So, tell me: how much oil is being exported? How much money is the Iraqis are getting back? How much of this money is being paid to repair damages done during the invasion? How much of this money is being paid to repair the sabotaged equipments? How much money is left to provide health care and improve living standards - like regular supply of electricity??
With respect to Dr Kelly, you and I can disagree. But I'd advise you to take a good long look at the transcripts and figure out for yourself what Dr Kelly did or did not think about the status and positions of the Iraqis' weapon systems and our government's interpretation of them.
September 1, 2003
With the level of sophistication that the US and the UK possess in locating and identifying weapons of mass destruction and each of these invading countries’ forensic capabilities, I’m very surprise by the fact that they haven’t found a single trace of the weapons actually being there. Trust me, if and when these weapons are being found or the signs of the weapons ever existed, the whole world would know about it because if a single site existed to have either held or made WMD, it immediately justifies the invasion. But no! There’s no sign of any WMD actually existed. If you so desired to prove what I’m saying is in fact incorrect, please indicate any evidence the invading powers have found. Of course neither they nor you have any. I’m disappointed that someone who appears to be intelligent has been so comprehensively lied to but still doesn’t want to accept the lack of any evidence in the cold light of day. I’m truly sorry.
I’m certain that the US won’t want to keep their troops over in Iraq a day longer than necessary – it costs a lot of money to keep men, equipment and supplies over there. But the day that the US or its allies pull out appears to be a long way away. There’s just no hope of any working infrastructure being developed in the near future – all thanks to the social dislocation and the distrust that is developing between the Iraqis and the US post-war administration. The police and defensive army will not be formed easily also. The nucleus of the former Iraqi police was formed around Ba’th party members or Ba’th ideology sympathizers. To build up a police force quickly, you need to find experienced leaders who, guess what, used to in the police – hence they’re likely to be fear and hated by the people and those in the police that are not Ba’th party related. If you want to exclude everybody who had any links with the Ba’th party, you’ll probably ended up completely rebuilding the entire police force, from the ground up. How long do you think that will take?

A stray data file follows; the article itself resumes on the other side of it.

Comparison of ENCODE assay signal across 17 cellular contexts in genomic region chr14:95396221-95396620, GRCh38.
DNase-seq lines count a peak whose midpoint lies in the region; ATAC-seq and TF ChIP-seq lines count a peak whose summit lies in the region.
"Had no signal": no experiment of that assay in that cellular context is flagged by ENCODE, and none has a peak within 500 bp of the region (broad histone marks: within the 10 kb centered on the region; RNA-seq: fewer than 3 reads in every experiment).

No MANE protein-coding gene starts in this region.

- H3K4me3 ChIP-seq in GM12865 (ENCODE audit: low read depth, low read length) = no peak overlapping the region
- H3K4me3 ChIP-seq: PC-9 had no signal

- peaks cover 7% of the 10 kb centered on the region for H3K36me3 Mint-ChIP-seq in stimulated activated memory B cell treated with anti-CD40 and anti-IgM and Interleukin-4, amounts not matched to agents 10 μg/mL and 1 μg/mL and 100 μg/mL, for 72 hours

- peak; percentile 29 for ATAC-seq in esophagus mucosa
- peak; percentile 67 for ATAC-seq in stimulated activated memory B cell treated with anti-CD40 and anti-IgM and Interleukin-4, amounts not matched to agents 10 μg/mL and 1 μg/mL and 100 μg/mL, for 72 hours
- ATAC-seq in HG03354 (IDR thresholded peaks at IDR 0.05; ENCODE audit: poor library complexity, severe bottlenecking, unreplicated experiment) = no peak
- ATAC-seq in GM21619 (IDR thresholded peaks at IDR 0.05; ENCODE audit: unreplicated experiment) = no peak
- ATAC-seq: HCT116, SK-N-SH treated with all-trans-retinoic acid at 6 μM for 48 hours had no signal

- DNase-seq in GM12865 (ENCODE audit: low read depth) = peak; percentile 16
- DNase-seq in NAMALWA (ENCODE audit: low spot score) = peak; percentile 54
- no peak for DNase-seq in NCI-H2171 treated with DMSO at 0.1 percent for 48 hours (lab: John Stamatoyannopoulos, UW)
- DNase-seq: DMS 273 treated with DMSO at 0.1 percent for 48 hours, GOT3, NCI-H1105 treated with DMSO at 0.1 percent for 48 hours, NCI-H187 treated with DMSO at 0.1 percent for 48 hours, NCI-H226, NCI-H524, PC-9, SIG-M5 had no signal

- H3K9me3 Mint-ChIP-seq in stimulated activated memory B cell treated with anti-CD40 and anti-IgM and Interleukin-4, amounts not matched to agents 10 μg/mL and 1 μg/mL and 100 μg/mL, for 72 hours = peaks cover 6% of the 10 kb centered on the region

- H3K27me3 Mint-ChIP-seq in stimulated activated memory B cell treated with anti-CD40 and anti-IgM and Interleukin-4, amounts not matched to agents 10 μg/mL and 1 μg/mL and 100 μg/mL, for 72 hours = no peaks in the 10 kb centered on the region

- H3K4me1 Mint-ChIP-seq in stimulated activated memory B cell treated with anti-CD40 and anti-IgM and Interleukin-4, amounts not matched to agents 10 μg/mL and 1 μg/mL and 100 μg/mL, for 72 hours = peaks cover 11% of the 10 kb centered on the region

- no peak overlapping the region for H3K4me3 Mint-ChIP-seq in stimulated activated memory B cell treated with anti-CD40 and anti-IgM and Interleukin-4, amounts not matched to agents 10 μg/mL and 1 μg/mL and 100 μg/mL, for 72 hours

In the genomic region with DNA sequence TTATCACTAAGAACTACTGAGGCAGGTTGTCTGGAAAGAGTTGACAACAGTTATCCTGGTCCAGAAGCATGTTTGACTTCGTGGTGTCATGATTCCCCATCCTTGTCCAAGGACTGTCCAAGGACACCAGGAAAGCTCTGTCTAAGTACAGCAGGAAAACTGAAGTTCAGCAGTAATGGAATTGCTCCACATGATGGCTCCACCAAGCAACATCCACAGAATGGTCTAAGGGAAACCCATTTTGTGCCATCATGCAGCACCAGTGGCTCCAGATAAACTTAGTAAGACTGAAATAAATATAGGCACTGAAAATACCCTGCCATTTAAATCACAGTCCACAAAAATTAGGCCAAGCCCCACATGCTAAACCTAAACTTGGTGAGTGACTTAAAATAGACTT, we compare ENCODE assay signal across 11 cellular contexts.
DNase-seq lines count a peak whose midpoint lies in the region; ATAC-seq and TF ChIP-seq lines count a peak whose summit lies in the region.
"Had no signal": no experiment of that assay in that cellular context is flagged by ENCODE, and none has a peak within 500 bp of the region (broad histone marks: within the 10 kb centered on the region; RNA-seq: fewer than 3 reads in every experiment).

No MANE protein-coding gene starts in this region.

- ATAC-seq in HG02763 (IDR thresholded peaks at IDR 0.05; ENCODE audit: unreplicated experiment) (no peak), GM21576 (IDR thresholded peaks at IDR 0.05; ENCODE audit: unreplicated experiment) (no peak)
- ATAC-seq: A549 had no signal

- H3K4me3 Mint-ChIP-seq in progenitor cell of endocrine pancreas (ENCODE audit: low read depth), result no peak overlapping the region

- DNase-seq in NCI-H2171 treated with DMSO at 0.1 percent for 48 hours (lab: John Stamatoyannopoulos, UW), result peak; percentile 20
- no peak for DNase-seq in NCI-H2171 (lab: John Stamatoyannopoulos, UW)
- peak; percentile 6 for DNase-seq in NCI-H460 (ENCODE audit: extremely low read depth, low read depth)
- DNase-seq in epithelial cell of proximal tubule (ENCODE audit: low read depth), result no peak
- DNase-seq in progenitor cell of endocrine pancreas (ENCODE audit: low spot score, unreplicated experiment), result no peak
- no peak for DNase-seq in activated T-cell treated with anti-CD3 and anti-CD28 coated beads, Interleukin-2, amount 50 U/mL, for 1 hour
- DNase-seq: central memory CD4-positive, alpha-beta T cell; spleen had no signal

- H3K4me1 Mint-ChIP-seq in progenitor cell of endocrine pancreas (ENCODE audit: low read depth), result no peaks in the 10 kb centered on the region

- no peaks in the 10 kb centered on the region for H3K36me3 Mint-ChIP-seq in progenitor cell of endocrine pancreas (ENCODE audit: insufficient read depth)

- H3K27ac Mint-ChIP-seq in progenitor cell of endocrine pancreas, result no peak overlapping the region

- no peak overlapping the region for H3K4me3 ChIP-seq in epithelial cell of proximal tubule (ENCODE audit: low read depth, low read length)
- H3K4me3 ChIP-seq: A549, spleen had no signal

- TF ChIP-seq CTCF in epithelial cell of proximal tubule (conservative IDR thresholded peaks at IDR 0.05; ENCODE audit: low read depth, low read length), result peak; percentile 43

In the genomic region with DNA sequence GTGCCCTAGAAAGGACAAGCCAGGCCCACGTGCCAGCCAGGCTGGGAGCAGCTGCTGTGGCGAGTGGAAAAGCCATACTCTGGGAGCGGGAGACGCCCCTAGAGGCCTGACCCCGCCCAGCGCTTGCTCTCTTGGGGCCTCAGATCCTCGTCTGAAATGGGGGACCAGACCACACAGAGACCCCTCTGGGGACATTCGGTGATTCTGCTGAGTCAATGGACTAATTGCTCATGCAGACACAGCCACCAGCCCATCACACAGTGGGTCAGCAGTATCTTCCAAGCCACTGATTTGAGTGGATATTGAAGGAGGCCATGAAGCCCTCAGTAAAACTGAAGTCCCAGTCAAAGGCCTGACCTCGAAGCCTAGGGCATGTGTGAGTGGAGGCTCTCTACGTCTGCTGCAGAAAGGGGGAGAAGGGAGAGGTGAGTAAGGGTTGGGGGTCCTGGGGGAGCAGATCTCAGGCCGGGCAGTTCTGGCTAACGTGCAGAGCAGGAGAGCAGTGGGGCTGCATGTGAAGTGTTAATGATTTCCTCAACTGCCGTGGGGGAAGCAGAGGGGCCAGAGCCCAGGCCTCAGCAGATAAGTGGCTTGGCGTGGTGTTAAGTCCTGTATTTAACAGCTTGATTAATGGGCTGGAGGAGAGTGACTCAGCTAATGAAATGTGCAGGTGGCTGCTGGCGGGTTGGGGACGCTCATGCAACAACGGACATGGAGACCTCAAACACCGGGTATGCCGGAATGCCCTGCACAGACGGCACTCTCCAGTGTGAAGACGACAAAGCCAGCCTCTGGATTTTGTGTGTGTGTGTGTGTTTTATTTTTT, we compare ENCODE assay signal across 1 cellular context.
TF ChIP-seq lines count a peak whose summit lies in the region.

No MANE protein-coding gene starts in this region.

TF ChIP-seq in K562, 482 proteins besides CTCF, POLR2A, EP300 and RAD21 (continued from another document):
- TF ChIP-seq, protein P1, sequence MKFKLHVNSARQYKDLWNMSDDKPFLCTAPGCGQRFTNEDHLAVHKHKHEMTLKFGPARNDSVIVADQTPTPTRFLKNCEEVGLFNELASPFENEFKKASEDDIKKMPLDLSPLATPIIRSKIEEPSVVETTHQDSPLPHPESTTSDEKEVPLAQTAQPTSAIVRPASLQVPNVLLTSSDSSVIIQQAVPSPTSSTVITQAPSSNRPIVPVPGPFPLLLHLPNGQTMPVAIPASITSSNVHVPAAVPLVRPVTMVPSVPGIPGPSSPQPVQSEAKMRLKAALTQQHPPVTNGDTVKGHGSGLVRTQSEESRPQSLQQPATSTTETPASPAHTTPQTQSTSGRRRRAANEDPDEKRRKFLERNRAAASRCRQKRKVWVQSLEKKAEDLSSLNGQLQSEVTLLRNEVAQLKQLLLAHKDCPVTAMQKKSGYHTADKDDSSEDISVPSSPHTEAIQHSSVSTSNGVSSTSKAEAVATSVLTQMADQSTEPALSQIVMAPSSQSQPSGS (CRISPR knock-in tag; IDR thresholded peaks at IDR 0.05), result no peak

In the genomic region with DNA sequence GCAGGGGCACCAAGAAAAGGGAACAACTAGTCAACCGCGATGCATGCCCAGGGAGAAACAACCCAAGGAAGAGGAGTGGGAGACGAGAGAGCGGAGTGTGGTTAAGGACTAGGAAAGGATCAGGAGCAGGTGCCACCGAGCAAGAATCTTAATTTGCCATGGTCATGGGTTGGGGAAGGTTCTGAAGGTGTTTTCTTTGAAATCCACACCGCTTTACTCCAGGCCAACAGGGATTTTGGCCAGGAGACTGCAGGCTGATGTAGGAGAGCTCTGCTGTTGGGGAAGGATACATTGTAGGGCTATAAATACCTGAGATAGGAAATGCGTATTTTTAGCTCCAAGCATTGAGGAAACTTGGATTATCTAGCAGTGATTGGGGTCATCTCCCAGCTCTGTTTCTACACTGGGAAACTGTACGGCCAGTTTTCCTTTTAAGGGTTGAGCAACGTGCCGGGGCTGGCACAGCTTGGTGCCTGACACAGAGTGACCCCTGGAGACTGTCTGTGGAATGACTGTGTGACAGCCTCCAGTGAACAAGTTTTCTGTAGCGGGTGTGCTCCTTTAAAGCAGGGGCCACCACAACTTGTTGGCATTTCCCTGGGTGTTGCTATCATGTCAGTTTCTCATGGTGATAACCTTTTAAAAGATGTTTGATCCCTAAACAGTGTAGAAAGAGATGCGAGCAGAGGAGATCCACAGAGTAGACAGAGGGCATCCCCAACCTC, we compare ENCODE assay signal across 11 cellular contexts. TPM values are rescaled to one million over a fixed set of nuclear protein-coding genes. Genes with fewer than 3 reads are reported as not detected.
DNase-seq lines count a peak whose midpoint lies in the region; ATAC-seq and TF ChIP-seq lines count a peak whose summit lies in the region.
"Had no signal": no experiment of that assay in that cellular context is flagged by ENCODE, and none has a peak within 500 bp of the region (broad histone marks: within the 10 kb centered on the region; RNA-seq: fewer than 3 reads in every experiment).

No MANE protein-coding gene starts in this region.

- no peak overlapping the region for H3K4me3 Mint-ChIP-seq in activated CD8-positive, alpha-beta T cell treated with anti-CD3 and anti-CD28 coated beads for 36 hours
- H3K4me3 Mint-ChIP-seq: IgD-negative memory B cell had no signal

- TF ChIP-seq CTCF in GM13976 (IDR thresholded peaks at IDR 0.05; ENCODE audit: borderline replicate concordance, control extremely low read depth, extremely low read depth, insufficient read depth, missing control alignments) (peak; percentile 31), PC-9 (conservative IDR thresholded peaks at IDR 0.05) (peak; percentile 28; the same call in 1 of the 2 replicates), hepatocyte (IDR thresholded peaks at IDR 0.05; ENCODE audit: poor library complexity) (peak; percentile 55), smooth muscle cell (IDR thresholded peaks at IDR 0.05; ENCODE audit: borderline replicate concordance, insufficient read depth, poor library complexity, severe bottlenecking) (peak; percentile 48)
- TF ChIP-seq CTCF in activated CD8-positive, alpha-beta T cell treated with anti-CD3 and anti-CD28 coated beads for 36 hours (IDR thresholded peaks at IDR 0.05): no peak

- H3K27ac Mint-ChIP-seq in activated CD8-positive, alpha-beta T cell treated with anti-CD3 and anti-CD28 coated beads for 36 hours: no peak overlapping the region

The army is going to be even trickier. It has to be an army of sufficient size to provide the basic requirement of protecting the country from external and internal threats, but at the same time, small enough so that it can’t become the aggressor to others. That’s a fine balance. Additionally, historically, there’s little distinction between the army and the state. This is not a westernized country or culture. The structure of many non westernized countries is very simple: party-state-army, all interlinked. Anyway, if an army is built, the generals in command can easily turn against the government, get rid of it and install a military regime! That would be sight to behold!!
In terms of the US’s lack of patience
with the Iraqis on the diplomatic front, you touched on a very raw nerve
here! You’re telling me that the non-compliance with UN resolutions
justify the escalation of US/UK pressure and hence military action. So,
what are you going to do about a country that:
A country like this is ripe for a good beating by the US! This country should be considered one in the ‘Axis of Evil’. But no! It’s Israel and it’s the US’s strongest ally in the Middle East. Please don’t patronize me with this thing about failing diplomatic methods. This is a clear case of double standards. When it suits the US, it chooses to ignore the minor inconvenience of blatant contravention of rules and resolutions. But when it’s otherwise, the US is willing to make up new rules so that no matter what the target does, it will be hit – one way or another. Don’t forget, the Iraqis did submit a rather lengthy document to the UN regarding the statuses of its weapons of all kinds. However, the US chose to ignore that, and guess what – they can’t find any WMD!!